Abdominal Pain

This article discusses abdominal pains, what upper abdominal pains and lower abdominal pains could be linked to, and when you should seek out medical help.


It is often difficult to understand why your stomach is causing you pain. Sometimes, it’s as simple as a typical stomach ache after a meal, but other times it is more serious. Abdominal pain can come in different forms and can occur in different areas of the abdomen. What is causing your pain typically relies on where the pain is occurring and how it feels. 

Upper Abdominal Pain Causes

If you are experiencing stabbing pain in your upper abdomen, specifically between your ribcage, you could be showing signs of an underlying heart issue. Sometimes, this pain can be caused by simple indigestion, but if you are also experiencing persistent shortness of breath, something serious may be going on. Consider seeking out a medical professional quickly if you display these symptoms. In addition, if you are older and are experiencing slight upper abdominal pain, nausea, and belching, you may be showing signs of a heart attack. If you are vomiting and experiencing back pain, jaw pain, and shortness of breath, get medical help immediately. 

Pain on the left side of your upper abdomen may mean that you have a hiatal hernia. A hiatal hernia occurs when a part of your stomach moves up through the separation between your diaphragm and abdomen. While a small hiatal hernia shows no symptoms, a large hiatal hernia can cause heartburn, acid reflux, shortness of breath, vomiting, and problems swallowing. This can often only be diagnosed with an upper G.I. test ordered by a doctor. 

Lower Abdominal Pain Causes

If you experience severe pain in your lower right abdomen or pain around your belly button, you may have an appendicitis. Other symptoms of appendicitis include vomiting, diarrhea, and constipation. If an appendicitis is ignored, the appendix can rupture. This outcome can be deadly, so medical help is completely necessary when dealing with a possible appendicitis.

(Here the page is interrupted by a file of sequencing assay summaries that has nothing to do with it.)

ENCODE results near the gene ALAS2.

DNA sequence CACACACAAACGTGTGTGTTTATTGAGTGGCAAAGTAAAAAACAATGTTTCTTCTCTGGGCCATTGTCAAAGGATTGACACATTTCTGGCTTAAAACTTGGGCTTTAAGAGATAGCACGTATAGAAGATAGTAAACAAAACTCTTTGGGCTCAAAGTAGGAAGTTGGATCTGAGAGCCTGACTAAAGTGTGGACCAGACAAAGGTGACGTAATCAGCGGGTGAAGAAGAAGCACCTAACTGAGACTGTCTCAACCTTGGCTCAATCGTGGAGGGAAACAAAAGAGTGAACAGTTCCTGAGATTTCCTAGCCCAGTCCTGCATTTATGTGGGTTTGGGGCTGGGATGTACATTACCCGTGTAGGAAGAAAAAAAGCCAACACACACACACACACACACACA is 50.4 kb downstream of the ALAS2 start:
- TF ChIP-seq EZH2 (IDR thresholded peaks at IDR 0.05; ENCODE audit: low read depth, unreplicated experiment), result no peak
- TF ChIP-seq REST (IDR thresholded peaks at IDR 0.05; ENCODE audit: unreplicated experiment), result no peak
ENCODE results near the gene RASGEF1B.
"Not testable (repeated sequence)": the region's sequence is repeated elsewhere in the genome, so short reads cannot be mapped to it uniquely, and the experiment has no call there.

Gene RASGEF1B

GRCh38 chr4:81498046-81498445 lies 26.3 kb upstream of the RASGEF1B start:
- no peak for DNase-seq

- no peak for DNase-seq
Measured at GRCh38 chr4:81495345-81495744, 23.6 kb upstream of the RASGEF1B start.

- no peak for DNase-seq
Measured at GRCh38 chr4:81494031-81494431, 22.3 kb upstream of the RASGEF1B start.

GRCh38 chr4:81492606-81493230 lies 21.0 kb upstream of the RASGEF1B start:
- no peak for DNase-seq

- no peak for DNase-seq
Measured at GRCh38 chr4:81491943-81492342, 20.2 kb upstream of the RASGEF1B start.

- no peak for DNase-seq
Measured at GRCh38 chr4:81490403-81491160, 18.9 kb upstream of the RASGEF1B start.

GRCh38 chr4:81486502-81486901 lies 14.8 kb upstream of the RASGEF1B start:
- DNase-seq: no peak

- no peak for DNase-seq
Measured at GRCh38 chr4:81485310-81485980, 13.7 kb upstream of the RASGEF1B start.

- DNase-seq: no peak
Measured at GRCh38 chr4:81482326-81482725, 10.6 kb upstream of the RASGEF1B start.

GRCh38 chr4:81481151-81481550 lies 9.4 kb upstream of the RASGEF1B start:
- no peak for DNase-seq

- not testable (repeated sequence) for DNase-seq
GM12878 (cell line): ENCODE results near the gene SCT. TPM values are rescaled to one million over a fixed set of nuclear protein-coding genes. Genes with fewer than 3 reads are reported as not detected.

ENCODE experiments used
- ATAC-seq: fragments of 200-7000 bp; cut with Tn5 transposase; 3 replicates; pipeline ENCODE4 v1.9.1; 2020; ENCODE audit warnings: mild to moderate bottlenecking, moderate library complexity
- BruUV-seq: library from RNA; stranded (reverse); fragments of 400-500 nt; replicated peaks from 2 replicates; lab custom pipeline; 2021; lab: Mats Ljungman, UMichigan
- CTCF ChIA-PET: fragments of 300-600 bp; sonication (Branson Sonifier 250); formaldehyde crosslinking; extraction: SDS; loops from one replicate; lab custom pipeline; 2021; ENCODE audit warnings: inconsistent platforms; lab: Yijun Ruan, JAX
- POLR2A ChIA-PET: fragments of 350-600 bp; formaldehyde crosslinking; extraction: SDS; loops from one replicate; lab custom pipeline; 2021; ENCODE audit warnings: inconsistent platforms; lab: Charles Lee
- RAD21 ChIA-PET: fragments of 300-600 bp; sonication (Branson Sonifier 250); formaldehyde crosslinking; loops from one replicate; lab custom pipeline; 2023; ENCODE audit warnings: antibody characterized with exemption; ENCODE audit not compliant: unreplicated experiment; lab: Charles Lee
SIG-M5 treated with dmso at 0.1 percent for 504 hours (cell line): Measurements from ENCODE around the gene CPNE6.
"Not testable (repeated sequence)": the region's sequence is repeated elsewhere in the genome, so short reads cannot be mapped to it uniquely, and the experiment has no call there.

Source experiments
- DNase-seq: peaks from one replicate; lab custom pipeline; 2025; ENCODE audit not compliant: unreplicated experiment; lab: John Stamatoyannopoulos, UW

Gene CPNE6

Female patients experiencing lower abdominal pains on either their left or right lower abdomen could have a ruptured ovarian cyst. This can be caused by a fluctuation in hormones, pregnancy, sexual intercourse, and constipation. This ovarian cyst will oftentimes need to be removed, therefore medical attention should be sought out immediately. 

If you have a lower pain on the left side of your stomach that only seems to worsen each time you move, you may be showing a sign of diverticulitis. With diverticulitis, inflamed pockets of the colon sometimes abscess and perforate. Diverticulitis could be acute or chronic and can cause cramping, severe stomach pains, and fever. Sometimes, this disorder can go away on its own, but if symptoms persist, you should be seen by a doctor. 

Lower abdominal pain that feels as though it were wrapped around your stomach could indicate kidney stones. In addition to this pain, you could display symptoms of nausea, vomiting, fever, and chills. The best way to determine if you have kidney stones is to receive an ultrasound or CT scan. It is best to see a doctor if you think you have kidney stones because they can provide medication that makes passing them easier. 

When to Find Help

Most of these stomach pains will occur suddenly, so it is normal to wonder and worry about what could be wrong. Severe and sudden stabbing, burning, and cramping pains are not normal stomach pains and may indicate something serious. With most of these symptoms, you should seek out answers immediately. Some of them could worsen significantly if ignored, in some cases can even turn deadly. 

Our primary care services are available throughout the day and some of the evening. In addition to ultrasound services, we can also perform CT scans. We have physicians on standby that want nothing more than to help you. If you are experiencing sudden or worrying pains, you can quickly see us. Let BASS Primary Care help you find answers and relief.

At BASS Primary Care Walk-in Clinic, it's Your Health, Your Schedule.